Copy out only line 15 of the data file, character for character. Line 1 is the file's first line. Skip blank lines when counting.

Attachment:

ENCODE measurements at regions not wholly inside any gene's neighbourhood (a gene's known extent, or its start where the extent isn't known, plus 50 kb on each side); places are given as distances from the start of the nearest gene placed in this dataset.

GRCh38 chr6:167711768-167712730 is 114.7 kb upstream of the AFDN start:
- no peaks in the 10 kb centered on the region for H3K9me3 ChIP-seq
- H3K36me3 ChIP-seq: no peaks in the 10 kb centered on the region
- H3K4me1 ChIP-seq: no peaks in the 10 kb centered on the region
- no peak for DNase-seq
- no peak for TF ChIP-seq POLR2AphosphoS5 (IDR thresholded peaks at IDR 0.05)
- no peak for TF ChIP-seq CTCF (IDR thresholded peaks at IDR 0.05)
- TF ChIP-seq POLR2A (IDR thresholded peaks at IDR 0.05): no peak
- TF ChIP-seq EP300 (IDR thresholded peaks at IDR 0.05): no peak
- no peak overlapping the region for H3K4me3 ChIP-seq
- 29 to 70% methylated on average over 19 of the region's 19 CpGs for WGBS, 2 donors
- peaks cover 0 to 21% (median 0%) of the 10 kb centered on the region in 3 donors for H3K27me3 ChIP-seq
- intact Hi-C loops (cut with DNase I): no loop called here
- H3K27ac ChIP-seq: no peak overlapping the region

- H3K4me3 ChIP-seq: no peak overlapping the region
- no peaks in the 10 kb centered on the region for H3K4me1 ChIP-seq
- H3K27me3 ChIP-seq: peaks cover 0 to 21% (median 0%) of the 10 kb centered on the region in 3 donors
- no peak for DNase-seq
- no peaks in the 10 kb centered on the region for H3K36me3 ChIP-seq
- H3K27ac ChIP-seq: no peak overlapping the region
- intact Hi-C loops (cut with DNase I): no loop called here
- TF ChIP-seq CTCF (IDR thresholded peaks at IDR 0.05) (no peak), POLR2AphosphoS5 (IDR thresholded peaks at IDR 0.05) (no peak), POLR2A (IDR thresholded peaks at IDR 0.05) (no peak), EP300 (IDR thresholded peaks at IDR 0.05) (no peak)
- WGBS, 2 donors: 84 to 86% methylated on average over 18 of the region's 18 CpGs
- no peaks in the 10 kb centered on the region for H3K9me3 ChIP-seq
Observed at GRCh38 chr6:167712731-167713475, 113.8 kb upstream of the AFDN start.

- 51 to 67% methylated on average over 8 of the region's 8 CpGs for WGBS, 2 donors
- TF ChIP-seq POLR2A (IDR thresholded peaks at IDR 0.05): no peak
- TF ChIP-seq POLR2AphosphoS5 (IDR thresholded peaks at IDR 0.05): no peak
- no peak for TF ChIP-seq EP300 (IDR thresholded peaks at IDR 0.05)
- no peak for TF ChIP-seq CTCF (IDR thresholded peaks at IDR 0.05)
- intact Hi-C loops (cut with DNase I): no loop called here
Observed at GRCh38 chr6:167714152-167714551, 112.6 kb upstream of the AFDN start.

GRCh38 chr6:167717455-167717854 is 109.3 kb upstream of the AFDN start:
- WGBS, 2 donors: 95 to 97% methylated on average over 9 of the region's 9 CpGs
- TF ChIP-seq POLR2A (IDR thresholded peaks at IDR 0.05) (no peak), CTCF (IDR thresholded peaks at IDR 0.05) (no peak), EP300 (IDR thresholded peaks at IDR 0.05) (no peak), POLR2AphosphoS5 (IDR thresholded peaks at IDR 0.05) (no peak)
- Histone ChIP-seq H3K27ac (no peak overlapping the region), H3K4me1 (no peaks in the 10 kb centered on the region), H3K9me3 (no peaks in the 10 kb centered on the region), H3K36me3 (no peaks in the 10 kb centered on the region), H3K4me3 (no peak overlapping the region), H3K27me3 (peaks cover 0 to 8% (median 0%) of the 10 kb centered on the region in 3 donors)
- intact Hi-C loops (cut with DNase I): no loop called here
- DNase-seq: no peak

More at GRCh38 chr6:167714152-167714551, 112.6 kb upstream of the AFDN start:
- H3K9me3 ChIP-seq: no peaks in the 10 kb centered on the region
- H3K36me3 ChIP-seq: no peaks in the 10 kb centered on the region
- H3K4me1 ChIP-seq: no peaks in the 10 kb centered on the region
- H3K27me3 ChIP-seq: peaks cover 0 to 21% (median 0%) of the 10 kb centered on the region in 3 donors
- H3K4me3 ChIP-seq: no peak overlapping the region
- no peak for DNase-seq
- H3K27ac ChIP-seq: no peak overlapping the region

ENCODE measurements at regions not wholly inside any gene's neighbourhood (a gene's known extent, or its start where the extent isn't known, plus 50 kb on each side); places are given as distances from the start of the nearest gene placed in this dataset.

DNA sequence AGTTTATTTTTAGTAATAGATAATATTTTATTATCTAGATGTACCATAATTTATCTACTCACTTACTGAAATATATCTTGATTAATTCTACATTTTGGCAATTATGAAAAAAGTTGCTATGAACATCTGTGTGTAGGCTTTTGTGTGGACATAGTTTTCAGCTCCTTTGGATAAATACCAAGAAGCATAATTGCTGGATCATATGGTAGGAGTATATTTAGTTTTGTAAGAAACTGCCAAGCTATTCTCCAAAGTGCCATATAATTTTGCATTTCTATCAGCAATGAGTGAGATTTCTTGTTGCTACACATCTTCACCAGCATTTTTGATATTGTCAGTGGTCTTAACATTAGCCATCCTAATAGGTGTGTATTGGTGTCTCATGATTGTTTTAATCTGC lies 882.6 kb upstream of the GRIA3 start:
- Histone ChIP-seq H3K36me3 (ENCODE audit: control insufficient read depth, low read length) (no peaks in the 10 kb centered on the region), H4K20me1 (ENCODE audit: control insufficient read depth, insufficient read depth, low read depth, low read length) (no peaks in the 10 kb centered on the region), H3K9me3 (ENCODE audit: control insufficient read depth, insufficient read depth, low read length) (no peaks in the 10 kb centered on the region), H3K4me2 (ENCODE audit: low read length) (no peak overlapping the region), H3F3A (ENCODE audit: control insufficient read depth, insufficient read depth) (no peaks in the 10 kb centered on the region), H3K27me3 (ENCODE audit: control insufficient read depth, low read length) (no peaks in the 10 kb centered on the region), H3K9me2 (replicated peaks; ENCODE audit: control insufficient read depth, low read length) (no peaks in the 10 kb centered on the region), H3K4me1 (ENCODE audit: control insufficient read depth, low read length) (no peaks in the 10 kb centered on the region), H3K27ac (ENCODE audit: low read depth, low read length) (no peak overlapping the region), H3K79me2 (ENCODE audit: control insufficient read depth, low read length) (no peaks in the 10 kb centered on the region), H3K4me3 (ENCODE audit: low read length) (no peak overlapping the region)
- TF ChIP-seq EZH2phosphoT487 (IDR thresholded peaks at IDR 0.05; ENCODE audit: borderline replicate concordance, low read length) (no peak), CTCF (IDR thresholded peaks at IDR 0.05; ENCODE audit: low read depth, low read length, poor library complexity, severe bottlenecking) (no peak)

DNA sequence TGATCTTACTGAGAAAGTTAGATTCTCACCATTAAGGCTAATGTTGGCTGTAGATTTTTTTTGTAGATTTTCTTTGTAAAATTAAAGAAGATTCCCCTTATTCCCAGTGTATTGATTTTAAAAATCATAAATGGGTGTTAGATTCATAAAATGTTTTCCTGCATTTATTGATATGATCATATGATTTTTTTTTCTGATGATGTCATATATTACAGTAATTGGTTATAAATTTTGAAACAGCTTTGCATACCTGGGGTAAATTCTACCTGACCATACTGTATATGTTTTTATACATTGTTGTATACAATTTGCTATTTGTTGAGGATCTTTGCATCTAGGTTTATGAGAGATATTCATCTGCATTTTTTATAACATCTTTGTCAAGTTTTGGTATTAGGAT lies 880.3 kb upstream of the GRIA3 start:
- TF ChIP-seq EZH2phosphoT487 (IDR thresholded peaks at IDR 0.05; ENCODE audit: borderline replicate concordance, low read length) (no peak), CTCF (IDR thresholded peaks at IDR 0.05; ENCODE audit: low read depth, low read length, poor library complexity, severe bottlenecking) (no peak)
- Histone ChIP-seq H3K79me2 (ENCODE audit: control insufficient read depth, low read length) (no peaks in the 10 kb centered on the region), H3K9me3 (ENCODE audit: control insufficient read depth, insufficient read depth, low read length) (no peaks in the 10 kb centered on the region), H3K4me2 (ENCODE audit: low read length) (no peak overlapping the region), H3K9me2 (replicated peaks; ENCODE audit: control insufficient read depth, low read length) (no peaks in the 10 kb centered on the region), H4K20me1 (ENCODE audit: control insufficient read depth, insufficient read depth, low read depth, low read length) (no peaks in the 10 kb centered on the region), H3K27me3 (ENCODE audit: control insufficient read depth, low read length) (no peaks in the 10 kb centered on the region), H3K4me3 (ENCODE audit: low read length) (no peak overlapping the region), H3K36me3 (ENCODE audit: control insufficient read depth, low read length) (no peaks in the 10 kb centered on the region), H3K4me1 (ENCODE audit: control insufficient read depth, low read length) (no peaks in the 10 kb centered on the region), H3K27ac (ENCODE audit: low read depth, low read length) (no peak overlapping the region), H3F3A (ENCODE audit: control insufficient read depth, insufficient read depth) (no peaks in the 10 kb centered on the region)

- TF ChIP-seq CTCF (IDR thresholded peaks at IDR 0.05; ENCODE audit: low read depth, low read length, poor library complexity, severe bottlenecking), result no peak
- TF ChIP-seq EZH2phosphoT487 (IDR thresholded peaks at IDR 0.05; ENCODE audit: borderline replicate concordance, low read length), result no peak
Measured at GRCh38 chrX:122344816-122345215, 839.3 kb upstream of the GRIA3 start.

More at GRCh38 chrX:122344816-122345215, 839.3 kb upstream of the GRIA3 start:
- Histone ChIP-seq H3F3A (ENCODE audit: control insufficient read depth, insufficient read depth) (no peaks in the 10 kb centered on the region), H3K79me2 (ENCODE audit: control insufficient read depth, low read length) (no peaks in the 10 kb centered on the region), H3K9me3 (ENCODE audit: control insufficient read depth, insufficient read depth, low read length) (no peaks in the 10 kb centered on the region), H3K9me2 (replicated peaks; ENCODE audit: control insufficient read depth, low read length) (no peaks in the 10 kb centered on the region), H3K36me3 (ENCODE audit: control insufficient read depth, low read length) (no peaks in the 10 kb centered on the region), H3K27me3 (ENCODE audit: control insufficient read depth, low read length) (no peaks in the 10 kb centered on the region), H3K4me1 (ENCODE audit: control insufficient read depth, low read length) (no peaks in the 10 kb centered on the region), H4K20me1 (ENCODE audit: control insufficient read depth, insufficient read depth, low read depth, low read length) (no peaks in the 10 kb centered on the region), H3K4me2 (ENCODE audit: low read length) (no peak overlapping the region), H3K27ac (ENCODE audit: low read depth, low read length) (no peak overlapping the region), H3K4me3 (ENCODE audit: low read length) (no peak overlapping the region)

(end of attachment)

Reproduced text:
- H3K27ac ChIP-seq: no peak overlapping the region